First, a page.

Doubts are growing about the efficacy of quantitative easing. Maccanomics is asking whether monetary easing is a Ponzi scheme, a trap that central banks won’t be able to get out of. The Economist explores the possibility that there is a problem of diminishing returns:
For economies that have already used QE, the problem is one of diminishing returns. The Fed’s first round of asset purchases between late 2008 and 2010 reduced corporate-borrowing rates by nearly a percentage point; its QE2 programme of $600 billion in Treasury purchases, rolled out in late 2010, succeeded in bringing down corporate rates by 13 basis points. In Britain, banks still face high borrowing costs and remain nervous about lending more to small and medium-sized enterprises: a new credit-easing programme about to be introduced by the BoE and the Treasury is long overdue.
My immediate thought is that if monetary tools prove impotent, and fiscal policy is caught in this bear trap of a simultaneous need to stimulate and balance the books, then what exactly is left? The greatest theft of modern times — the rape and pillage of financiers that led up to the GFC — may be leading to a kind of slow motion destruction of the whole system. Especially when the real culprit, the “metamoney” of derivatives and HFT etc, is not being stopped.
But, in the interim, it is worth exploring some of the errors that continue to be committed. I think a key to what is incorrect about the analysis can be found in the word “quantitative”. This is the myth that capital is a quantity of stuff, that “flows”, can be “scarce”, can be “abundant” and can even get “contagion”. It is not a quantity of stuff, it is transactions, social interchanges based on agreed rules about value and obligation. Pricing is not a symptom of physical forces interacting (i.e. supply and demand as two forces of nature). It is, to be more precise, intersubjective. A shared sense of value.
That is crucial when it comes to understanding the inflationary consequences of QE, for instance. If you think QE is potentially pushing too much “stuff” into the system (capital), so that eventually there will be too much stuff relative to the output of the goods and services, resulting in price rises, then you would be concerned about QE. But if you think capital is transactions around an agreed set of rules, not “stuff” at all, you might arrive at a different conclusion. What is the signal value of QE? Because what it signals to the human participants is what will determine pricing. It is the difference between trying to assess something objectively, and trying to assess something intersubjectively (in an intersubjective approach, you, the observer, are necessarily part of the calculation).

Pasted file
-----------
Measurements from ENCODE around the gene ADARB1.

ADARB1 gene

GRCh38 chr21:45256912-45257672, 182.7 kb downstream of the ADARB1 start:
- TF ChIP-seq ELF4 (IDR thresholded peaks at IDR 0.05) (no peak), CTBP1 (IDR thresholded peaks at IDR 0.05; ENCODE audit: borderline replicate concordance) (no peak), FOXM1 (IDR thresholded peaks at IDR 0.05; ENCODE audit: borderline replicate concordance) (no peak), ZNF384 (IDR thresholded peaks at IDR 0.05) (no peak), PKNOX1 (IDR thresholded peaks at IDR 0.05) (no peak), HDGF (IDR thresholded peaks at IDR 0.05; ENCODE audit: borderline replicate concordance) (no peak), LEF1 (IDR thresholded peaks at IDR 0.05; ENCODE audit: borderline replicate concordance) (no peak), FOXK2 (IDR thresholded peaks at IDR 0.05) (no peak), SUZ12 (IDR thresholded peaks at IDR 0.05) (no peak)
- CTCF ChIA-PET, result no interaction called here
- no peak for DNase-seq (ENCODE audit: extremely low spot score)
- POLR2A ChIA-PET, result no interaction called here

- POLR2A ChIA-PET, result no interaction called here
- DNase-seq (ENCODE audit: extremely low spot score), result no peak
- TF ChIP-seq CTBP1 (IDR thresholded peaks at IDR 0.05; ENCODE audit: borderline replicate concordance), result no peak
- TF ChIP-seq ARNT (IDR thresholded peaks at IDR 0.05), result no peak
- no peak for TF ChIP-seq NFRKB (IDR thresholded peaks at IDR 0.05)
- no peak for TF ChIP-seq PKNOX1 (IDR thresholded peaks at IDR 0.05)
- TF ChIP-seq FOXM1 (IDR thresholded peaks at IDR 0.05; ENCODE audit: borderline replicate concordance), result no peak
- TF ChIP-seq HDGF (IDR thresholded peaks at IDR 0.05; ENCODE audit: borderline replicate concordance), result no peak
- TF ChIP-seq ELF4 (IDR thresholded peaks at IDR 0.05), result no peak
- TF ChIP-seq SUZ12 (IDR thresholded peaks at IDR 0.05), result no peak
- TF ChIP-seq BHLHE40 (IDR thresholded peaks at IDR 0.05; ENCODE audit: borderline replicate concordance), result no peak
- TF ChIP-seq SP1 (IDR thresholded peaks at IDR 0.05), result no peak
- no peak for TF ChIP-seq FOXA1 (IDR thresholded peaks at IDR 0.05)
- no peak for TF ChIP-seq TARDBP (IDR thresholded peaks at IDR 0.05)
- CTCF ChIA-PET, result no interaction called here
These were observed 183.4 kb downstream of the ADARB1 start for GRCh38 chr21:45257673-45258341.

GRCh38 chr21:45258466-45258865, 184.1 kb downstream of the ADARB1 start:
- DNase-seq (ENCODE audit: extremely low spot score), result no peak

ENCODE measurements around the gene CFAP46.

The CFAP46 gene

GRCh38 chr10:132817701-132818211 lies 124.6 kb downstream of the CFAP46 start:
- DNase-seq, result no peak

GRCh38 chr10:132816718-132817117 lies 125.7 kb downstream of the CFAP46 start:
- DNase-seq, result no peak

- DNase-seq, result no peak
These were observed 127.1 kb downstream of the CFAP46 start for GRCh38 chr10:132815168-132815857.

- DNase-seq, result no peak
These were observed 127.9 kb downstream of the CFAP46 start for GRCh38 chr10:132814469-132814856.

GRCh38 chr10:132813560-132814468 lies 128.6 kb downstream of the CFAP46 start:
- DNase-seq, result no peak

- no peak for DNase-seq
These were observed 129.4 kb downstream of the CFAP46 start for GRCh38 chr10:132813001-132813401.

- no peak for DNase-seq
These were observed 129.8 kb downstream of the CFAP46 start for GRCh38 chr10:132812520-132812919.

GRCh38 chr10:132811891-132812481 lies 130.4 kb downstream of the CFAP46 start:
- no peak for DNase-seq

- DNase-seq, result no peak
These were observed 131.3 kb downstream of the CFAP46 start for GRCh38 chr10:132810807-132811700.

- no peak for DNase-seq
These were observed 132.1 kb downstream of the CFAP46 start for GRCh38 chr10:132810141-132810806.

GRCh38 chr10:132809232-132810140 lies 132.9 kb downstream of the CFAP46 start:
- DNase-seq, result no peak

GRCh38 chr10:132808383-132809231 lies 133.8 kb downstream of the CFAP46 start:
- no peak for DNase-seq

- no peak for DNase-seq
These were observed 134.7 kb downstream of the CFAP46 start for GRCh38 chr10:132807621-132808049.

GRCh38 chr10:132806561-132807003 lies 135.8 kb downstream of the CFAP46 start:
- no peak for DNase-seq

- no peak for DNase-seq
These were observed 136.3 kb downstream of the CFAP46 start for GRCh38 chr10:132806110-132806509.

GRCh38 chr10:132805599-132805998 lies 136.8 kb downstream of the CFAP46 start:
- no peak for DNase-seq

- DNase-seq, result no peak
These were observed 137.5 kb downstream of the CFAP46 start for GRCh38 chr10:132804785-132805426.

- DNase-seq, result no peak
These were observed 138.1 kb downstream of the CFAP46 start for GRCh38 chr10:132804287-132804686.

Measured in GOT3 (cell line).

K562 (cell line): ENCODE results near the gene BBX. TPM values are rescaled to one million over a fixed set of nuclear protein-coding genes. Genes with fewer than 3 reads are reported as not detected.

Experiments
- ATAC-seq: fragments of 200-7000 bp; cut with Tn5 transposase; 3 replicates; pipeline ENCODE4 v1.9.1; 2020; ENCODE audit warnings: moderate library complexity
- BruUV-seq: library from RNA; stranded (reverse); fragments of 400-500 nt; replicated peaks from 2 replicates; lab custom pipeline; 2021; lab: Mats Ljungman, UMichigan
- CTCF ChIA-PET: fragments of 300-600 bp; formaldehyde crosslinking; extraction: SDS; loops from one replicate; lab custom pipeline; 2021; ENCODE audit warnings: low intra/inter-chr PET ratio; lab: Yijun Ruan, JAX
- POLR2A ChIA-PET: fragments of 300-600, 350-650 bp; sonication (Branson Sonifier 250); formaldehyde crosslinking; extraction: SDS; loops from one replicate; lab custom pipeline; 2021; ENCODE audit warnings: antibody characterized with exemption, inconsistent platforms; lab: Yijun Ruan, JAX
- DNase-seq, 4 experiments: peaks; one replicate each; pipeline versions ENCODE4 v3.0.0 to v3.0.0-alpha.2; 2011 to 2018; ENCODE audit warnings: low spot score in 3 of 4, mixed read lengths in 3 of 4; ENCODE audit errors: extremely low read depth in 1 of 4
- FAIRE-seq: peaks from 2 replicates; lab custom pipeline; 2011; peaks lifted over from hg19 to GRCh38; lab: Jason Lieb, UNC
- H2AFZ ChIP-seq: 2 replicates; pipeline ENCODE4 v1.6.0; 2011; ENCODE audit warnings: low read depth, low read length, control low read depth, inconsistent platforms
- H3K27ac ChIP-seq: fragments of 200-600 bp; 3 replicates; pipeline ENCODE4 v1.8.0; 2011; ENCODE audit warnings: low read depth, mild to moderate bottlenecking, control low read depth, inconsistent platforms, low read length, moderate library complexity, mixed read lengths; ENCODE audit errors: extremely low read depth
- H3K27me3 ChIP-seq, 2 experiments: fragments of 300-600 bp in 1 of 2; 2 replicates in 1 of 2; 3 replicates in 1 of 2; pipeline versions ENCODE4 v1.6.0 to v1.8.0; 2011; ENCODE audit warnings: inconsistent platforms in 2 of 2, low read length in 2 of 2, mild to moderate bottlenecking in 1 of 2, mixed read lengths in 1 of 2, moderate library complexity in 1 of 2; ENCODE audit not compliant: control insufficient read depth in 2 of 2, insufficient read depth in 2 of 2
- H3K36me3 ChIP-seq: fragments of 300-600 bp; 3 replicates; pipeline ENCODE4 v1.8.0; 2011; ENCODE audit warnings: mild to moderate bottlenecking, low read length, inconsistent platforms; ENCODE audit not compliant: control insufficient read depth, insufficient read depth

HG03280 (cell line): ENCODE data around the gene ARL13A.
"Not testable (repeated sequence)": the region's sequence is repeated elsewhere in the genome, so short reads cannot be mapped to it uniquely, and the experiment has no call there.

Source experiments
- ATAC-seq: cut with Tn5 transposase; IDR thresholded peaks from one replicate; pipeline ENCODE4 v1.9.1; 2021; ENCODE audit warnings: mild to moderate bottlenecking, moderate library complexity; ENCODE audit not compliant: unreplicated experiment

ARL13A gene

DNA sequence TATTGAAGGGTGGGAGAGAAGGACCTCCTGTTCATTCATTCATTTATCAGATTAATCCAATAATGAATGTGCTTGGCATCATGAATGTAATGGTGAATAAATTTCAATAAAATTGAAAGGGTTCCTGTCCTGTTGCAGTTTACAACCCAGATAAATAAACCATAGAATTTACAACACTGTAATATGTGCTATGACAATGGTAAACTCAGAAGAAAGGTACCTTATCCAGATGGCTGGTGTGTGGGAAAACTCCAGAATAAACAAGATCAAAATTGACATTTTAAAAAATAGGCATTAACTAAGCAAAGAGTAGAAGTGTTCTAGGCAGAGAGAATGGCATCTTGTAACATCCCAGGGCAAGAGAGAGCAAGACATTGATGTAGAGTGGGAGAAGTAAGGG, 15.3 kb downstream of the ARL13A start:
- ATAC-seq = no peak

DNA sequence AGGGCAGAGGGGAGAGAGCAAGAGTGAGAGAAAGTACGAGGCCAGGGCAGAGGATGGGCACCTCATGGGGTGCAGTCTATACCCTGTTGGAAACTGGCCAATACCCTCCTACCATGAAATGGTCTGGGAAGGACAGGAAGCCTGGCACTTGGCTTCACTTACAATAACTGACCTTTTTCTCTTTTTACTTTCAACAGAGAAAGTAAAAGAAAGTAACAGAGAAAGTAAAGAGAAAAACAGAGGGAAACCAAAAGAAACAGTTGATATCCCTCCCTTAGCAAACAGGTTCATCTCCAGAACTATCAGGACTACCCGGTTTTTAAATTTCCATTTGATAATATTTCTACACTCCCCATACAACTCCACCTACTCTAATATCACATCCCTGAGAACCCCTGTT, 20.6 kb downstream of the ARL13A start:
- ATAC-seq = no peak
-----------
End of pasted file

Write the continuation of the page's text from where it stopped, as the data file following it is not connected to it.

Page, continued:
Now, this would just be an academic point, if it were not for the massive volume of Metamoney, the $700 trillion that sits on top of the conventional world of money: bank debt, bonds, equity, property etc. That has rendered the whole question of the supply of money vexed indeed. What, exactly, is money supply, now? Is it M1, M2 etc? Or do we include the daily transactions of meta money, the $2 trillion + that spins around the world each day, dwarfing conventional money supply? These figures dwarf other money supply figures. Are they money, or are they not money (bearing in mind that all money is just transactions?). If we include them as money, then money supply has exploded globally over the last decade. And it has not resulted in inflation. Well, except for inflation of financial salaries and bonuses.
It seems to me that what is needed is a way of looking at price behaviour that assumes its primarily intersubjective nature. That is, ditch the pretence that the system is a physical system that can be analysed scientifically, empirically. It is full of self aware actors, and their collective perception is the primary subject being examined. And what I think is happening is that Metamoney is creating huge swings in prices, both in the inflationary direction (asset prices, bankers’ salaries) and in the deflationary direction. It is creating a massive volatility because of the debauch with money creation. It is somewhat reminiscent of what happened in Japan since 2000, when a debauch in transactions around assets in the 1990s resulted in zero interest rates that failed to get the private sector to start transacting again. Richard Koo is making that point.
But it is worse than that. The Japanese money explosion was at least around something conventional: property. This time it is Metamoney: money made out of money made out of money. Money supply has been exploding globally for a decade. And it means that the “laws” of supply and demand, or equilibrium or any other principle borrowed from the physical sciences, simply do not apply in the financial system as it is currently constructed. As is pointed out in this excellent column that details the circularity of modern finance:
“1. The laws of supply and demand do not apply. When food producers compete to supply a supermarket, the retailer has the luxury of selecting the lowest bidder. But when it comes to investment banking, wages are very high even though the number of applicants is vastly greater than the number of posts. If the same was true of, say, hospital cleaning, wages would be slashed. An investment bank, like a supermarket, demands a certain quality standard: it will not hire just anybody. But whereas it may be easy to identify a rotten banana, it is harder to be sure which trainee will be the next Nick Leeson and which the potential George Soros. That gives executives an excuse when things go wrong.”